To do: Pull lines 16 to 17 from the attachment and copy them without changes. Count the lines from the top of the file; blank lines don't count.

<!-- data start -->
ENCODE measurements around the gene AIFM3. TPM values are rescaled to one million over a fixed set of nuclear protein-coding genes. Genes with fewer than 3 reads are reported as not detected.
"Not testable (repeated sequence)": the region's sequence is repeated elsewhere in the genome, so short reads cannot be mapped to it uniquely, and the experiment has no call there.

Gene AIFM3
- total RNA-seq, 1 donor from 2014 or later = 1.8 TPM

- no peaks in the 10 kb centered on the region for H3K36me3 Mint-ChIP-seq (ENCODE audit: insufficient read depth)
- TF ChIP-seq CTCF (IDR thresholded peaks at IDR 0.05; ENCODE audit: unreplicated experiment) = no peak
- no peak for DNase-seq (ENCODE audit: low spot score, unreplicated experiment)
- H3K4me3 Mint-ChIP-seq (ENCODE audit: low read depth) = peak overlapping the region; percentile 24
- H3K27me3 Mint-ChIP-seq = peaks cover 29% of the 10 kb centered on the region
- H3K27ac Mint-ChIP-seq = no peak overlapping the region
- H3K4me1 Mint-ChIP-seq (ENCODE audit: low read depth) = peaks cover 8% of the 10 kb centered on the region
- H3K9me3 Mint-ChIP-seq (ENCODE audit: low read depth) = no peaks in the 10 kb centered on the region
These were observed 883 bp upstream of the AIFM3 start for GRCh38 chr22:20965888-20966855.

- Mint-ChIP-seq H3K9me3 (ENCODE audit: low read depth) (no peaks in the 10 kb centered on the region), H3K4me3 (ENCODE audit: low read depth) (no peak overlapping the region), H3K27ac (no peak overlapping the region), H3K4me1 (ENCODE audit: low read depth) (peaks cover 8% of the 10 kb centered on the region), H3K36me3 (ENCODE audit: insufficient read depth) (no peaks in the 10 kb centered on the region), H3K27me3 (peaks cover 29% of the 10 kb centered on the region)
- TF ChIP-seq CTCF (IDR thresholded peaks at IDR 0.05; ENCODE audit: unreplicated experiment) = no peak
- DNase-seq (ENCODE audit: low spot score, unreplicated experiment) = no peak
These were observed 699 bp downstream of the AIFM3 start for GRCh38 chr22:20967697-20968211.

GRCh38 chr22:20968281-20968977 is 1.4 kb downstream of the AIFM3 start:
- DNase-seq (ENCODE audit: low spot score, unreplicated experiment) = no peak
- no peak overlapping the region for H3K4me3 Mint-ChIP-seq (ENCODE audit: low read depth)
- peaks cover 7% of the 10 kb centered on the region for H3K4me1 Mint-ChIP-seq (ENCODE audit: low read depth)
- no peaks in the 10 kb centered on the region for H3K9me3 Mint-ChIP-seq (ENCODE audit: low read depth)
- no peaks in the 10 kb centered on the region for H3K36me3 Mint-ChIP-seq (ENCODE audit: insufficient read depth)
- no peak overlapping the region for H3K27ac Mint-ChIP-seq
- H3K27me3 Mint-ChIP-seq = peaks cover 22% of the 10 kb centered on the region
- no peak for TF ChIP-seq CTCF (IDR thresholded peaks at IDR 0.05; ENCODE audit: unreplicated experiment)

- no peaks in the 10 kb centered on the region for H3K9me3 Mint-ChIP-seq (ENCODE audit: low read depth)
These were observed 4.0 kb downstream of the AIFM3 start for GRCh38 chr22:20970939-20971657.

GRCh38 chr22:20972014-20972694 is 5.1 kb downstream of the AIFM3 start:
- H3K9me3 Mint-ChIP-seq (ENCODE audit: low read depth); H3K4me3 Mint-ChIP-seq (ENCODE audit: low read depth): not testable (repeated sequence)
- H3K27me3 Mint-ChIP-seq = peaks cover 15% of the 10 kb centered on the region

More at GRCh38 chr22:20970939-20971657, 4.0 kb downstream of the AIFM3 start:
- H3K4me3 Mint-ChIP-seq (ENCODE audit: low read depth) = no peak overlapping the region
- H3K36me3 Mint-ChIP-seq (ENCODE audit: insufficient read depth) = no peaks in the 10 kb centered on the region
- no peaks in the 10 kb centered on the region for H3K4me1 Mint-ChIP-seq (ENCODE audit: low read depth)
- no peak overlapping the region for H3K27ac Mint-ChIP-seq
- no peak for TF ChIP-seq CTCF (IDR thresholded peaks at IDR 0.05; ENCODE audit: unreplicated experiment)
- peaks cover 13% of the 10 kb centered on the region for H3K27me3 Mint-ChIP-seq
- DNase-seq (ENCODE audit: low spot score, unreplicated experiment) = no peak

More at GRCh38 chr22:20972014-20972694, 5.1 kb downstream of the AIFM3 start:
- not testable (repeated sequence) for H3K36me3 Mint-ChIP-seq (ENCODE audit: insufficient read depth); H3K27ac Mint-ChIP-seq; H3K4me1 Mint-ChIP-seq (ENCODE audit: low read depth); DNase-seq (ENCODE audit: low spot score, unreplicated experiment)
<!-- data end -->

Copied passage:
- DNase-seq (ENCODE audit: low spot score, unreplicated experiment) = no peak
These were observed 699 bp downstream of the AIFM3 start for GRCh38 chr22:20967697-20968211.